“Avenue Q” summer staging included university talent

The New Hazlett Theater housed the “Sesame Street” parody

Written By Matt Petras, Co-Features Editor

Alumni Theater Company’s (ATC) July 28-29 rendition of “Avenue Q”  was a raunchy parody of “Sesame Street,” puppets and all, steeped in the existential dread of becoming an adult. In other words, it was perfect subject matter for college students to chew on.

The musical at the New Hazlett Theater in Oakland included several university talents, one a recent graduate, one a current student and one a frequent musical director for Point Park Conservatory shows.

“I think it was good,” Shakara Wright, a senior acting student who played two roles in the musical said. “We did what we were trying to do.”

There were a few subplots, but the musical’s main storyline followed Princeton – played by 2017 graduate Shae Wofford – moving into Avenue Q and figuring out what he wants to do with his life. Throughout the musical, the performers broke into song and dance for such musical numbers as “What Do You Do With a B.A. in English?”, “It Sucks to Be Me,” “There is Life Outside Your Apartment,” and “I Wish I Could Go Back To College.”

Wright primarily played Lucy, a promiscuous erotic night club singer who attempts to woo Princeton throughout the musical, though she also played Bad Idea Bear: think the atypical naughty influence on one side of a cartoon character’s shoulder.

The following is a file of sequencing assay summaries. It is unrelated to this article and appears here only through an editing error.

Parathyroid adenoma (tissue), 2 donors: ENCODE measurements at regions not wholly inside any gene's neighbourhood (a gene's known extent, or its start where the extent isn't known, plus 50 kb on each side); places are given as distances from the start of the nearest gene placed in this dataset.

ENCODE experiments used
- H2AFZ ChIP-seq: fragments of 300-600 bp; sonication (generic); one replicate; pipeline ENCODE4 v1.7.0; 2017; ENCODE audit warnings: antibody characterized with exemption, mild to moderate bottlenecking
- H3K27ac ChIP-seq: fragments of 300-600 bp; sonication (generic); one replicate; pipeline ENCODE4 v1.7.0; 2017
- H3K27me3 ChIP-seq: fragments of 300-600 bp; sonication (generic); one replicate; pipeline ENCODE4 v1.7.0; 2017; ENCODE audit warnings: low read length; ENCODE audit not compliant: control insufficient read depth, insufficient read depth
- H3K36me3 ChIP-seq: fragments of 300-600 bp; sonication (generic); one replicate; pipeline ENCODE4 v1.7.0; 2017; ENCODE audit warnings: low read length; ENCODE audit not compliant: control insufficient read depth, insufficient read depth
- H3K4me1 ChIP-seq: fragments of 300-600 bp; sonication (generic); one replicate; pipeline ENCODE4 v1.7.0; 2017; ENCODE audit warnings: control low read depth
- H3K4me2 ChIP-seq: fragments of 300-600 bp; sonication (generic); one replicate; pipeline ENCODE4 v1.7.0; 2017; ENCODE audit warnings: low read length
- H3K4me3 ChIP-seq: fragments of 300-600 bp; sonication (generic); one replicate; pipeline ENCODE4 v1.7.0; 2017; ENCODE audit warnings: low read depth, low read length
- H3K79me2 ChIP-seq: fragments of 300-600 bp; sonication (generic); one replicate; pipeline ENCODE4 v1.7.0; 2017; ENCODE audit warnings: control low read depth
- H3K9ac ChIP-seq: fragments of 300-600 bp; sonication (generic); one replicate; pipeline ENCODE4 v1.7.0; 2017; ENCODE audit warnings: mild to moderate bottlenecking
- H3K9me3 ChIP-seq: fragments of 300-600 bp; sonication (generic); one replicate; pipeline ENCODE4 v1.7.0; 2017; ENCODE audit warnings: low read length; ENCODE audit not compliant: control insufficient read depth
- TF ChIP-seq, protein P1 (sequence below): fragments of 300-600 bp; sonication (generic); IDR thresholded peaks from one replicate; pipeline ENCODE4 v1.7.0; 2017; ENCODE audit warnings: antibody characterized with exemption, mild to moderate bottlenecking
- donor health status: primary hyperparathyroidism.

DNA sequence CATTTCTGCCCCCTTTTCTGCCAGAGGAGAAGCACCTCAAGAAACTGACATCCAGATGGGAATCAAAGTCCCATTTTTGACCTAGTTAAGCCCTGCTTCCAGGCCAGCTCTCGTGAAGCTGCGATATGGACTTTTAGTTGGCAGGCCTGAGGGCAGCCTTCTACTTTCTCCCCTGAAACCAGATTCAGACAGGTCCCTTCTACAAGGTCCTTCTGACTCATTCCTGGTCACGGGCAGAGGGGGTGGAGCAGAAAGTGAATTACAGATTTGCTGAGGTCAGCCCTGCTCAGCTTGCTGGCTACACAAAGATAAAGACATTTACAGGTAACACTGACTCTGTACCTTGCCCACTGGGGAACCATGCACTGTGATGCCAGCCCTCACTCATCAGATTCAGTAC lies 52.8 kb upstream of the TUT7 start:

There were some alterations for this version, including small changes like calling “Lucy the Slut” just Lucy as well as big changes like the addition of an all-black cast.

Wofford and Wright dressed in plain black clothing, because they weren’t really the center of attention so much as their puppets were. Cheryl Capezzuti, a prominent puppet-maker in Pittsburgh, created puppets based on the actors’ appearances for use in the musical.

“Oh my gosh,” Wright remembers thinking when she first saw her puppet. “She kind of looks like me. She is like a general idea of what I look like.”

“When I first saw it I was interested in what it took to make the puppet,” Wofford said.

Neither of them had ever acted with puppets before, and they both soon realized there are specific challenges to that type of performance. Wofford watched some videos online to help get a grip on the unique kind of acting, he said.

“I have better muscles now, I’m sure,” Wright said.

One of the two music directors for ATC’s “Avenue Q” was Camille Rolla, along with Joe Serafini. Rolla provided musical accompaniment during rehearsals and coordinated music for the show, and has made similar contributions to several Point Park Conservatory shows.

“I thought it was great, [ATC] is an amazing program,” Rolla said in a phone interview. “Those kids are so talented, I just had a blast. Especially since that group has worked together for years. Some of those people, especially the young adults, have been working together since middle school or high school.”

Wofford has been with ATC for 5 years, since the summer before his senior year of high school, and Wright is a founding member. She has been with the group since 2008, which was when she was in 7th grade.

“ATC is like a family,” Wright said.